Vizio VHT510 Soundbar Speaker System Page 2
The soundbar employs a discrete center channel with a tweeter and a pair of 2.75-inch woofers located in its midsection. At the sides, there are discrete left and right channels, each with a tweeter and a 3-inch woofer.
Each of the five channels gets 25 watts of Class D power. Amplification for the front three channels resides in the soundbar, and amplification for the two surrounds is in the sub. Although the 60-watt sub accepts (only) wireless input, the surrounds are wired from the sub.
You can set up the surrounds to operate in 5.1 mode (with satellites in side- or rear-surround positions) or in virtual mode (with satellites mounted on the front wall outside the soundbar’s left and right drivers). I used 5.1 mode with side-surround positioning. Vizio supplies 20-foot cables with a proprietary plug at the subwoofer end. If you need to lengthen the cable, the proprietary plug has a couple of screws that will free the cable tips. You can also detach the cable at the satellite end if you remove the door of a tiny compartment. The cables appear to be 16-gauge, thicker and sturdier than the threadlike cables that usually come with compact systems.
The system is absurdly easy to set up. Acting, as always, as a surrogate for the consumer, I plugged everything in, and it just worked. The wireless sub connection required no extra effort—it’s paired at the factory. The sub is rated to operate 60 feet from the soundbar. Interestingly, it can also send “HD-quality audio” to Vizio’s noise-canceling headphones. I hasten to add that in a system of this type, it’s best to keep the soundbar and sub as close together as possible for optimum dovetailing of frequencies at the sub crossover.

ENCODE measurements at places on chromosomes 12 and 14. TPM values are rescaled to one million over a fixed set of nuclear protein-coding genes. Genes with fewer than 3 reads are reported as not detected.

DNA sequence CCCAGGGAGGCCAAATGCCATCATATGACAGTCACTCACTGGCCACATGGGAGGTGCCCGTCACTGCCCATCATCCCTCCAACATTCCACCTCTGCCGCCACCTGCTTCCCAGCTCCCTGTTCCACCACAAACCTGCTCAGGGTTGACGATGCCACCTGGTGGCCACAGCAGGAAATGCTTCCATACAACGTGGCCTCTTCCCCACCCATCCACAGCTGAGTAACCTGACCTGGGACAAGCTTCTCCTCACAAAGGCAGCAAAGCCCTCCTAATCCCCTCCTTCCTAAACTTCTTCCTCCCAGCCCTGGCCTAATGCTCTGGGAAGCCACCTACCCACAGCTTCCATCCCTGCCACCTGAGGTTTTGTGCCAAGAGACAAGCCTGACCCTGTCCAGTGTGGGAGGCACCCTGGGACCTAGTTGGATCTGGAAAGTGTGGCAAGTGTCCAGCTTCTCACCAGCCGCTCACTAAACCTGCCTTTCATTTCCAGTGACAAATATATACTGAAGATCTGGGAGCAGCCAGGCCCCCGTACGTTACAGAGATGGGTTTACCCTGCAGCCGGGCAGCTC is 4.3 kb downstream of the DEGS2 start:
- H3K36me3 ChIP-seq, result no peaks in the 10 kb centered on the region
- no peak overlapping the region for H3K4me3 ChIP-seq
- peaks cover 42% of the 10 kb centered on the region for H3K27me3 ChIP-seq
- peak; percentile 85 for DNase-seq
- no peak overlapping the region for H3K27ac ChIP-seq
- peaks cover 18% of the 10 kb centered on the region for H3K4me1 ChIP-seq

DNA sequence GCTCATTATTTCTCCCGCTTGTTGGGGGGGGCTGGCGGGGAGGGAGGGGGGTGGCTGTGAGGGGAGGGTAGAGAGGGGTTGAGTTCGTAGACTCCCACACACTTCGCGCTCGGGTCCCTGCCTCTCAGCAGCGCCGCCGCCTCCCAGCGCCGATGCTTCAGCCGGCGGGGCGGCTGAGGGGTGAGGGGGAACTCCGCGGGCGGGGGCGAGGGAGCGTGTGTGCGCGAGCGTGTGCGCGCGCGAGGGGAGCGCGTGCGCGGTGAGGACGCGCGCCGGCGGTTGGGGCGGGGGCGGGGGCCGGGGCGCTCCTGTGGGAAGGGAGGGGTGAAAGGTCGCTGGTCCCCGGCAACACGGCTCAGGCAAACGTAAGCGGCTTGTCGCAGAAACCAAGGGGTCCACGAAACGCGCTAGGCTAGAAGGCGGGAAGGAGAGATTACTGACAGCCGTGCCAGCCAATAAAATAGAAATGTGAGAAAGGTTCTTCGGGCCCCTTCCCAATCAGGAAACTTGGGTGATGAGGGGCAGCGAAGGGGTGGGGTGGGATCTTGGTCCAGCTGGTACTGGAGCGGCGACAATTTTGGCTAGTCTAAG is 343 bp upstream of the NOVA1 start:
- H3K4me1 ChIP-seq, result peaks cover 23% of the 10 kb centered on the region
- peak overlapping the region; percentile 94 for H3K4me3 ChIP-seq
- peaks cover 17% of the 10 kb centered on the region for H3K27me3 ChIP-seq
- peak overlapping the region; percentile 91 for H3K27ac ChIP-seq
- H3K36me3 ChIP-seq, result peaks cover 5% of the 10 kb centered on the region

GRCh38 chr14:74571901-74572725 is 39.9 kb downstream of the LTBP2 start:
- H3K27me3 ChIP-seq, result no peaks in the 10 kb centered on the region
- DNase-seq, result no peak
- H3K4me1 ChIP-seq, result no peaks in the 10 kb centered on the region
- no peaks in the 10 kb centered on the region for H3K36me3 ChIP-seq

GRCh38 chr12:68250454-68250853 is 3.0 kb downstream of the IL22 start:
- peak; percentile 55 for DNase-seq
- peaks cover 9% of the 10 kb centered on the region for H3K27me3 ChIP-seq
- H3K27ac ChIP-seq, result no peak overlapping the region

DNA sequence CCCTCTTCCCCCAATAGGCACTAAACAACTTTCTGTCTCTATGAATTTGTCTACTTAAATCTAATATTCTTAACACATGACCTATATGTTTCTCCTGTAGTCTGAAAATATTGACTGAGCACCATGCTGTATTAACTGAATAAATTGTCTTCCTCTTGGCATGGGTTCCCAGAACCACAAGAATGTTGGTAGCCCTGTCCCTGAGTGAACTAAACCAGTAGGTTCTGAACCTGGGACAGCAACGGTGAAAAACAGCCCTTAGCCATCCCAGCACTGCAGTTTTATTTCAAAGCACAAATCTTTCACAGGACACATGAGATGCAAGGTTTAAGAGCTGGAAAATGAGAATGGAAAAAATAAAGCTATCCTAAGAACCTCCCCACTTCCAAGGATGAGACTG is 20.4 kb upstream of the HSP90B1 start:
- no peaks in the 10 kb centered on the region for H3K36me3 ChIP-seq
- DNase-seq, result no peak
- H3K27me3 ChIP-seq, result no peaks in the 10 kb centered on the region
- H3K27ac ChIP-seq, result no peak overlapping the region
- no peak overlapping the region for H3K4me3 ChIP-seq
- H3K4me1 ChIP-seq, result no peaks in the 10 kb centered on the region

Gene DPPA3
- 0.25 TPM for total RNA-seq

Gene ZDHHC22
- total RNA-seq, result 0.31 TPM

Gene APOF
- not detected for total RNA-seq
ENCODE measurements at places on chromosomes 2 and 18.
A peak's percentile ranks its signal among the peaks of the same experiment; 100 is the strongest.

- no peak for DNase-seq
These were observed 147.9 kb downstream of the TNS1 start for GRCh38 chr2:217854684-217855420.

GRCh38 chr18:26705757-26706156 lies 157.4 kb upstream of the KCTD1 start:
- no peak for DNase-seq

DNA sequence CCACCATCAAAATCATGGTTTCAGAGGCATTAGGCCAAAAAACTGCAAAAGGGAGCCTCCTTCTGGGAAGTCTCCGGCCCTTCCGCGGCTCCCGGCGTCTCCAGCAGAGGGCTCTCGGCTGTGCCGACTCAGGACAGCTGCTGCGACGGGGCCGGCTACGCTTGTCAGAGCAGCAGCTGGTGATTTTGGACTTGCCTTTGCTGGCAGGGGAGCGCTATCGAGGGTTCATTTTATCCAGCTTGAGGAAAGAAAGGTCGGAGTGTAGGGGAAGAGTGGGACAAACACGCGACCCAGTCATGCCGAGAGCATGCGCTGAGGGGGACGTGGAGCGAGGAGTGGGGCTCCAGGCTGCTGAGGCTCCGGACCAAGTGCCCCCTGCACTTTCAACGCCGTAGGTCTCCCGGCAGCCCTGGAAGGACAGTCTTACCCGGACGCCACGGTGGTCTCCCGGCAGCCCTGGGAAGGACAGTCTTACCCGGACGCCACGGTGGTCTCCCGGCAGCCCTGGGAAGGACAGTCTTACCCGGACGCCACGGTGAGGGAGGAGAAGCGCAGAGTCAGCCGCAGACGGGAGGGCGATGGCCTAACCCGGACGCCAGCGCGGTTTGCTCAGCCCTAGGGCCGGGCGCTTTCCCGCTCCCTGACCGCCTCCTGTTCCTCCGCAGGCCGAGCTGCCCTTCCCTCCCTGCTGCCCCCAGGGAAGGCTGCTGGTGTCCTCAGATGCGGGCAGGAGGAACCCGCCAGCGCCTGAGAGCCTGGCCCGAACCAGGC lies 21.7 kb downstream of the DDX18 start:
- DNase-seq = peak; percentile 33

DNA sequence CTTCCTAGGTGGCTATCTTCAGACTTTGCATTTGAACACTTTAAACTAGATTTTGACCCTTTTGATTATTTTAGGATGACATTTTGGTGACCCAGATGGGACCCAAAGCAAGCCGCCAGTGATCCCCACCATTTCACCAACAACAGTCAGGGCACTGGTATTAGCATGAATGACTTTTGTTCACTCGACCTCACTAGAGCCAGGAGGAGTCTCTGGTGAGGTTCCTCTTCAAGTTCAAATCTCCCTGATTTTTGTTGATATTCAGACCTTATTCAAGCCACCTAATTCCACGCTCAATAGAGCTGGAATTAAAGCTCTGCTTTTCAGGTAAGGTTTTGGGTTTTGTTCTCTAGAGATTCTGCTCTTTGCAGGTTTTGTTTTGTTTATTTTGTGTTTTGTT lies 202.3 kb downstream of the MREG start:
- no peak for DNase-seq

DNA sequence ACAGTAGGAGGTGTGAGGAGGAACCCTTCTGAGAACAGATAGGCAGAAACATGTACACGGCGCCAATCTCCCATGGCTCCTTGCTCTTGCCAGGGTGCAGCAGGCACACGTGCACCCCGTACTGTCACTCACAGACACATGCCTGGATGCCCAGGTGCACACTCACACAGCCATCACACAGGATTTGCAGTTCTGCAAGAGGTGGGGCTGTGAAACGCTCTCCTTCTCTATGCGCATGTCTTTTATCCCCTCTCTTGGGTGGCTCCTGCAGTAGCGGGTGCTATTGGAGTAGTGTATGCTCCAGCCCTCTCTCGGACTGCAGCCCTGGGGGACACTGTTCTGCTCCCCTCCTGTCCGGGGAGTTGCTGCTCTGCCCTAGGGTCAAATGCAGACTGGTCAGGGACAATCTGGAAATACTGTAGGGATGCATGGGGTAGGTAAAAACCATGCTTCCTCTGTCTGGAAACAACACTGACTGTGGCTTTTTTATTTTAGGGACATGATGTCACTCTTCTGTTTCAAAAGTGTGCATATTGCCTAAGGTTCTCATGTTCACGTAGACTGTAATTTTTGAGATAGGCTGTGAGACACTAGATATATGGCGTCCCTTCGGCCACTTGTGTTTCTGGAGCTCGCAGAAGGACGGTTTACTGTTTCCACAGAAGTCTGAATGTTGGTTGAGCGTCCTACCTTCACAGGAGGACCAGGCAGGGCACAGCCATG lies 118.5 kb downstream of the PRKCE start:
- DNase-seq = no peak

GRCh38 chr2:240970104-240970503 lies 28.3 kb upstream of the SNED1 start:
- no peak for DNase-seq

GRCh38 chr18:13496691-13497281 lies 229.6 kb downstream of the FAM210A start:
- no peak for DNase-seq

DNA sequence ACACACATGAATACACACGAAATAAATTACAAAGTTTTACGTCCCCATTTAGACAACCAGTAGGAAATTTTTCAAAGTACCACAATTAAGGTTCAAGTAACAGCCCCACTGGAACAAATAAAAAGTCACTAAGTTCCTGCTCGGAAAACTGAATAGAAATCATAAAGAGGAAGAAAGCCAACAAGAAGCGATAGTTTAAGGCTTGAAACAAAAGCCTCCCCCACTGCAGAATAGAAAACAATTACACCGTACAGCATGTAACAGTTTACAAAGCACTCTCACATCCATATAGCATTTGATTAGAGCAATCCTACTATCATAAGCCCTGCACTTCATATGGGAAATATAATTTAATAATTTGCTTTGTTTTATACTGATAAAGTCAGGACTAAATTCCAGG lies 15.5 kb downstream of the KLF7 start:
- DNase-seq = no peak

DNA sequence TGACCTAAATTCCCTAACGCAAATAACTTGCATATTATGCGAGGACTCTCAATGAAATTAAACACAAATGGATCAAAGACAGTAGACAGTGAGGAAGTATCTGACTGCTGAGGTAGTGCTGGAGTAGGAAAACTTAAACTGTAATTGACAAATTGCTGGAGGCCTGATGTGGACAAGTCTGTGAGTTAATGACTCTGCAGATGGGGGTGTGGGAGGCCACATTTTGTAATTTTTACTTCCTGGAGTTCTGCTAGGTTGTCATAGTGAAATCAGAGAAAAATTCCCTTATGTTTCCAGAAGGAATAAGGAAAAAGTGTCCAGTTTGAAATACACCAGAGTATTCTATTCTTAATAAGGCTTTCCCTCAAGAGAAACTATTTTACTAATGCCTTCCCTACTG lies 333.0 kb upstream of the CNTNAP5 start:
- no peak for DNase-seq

For the link from Blu-ray player to soundbar, I picked the best-quality option, an optical digital cable. Vizio suggests that you connect the soundbar to your HDTV’s optical or analog output. This would unify video and audio switching, allow connection of more than two source components, and allow the soundbar to decode surround from the HDTV’s built-in ATSC or QAM tuners (or IPTV goodies). As a review nerd, I was only interested in the OPPO, the highest-quality source component available, but you needn’t be limited that way.
Dolby and DTS and SRS
In functional terms, using the optical input let me take advantage of the soundbar’s built-in Dolby Digital 5.1 and DTS decoding—a feature that distinguishes this product from the 2.1-channel sibling I’d previously reviewed. The soundbar can also upmix two-channel sources to 5.1, from either the digital or analog ins, with SRS TruSurround HD. In addition, it has a 2.1-channel SRS WOW HD mode for music. SRS TruVolume is intended to prevent your leaping for the volume control on TV commercial breaks. It can also be useful for low-volume listening.
I should note in passing that the manual carries the DTS logo with “2.0 Channel” printed prominently below it. My contacts said this was incorrect. The soundbar is actually capable of DTS 5.1 as well as Dolby Digital 5.1 decoding.
In a briefing, I discovered that the system is voiced to have slightly exaggerated highs and lows (“sizzle and boom,” in audiospeak). If that’s a problem for you, Vizio suggests that you knock down the treble two or three notches and the subwoofer level three or four notches. Also, the two inputs voice the subwoofer crossover differently. Vizio notes: “The TosLink input, which we assume will be used to connect to the audio output of an HDTV or disc player, achieves maximum subwoofer dynamics for movie soundtracks but sacrifices a little bit of flatness in response around the crossover point. The analog input, which we assume will be used with a connected iPod/iPhone dock, is tuned for flatter response.”
Associated equipment included an OPPO BDP-83SE universal player. All movie demos were Bluray Discs with DTS-HD Master Audio soundtracks.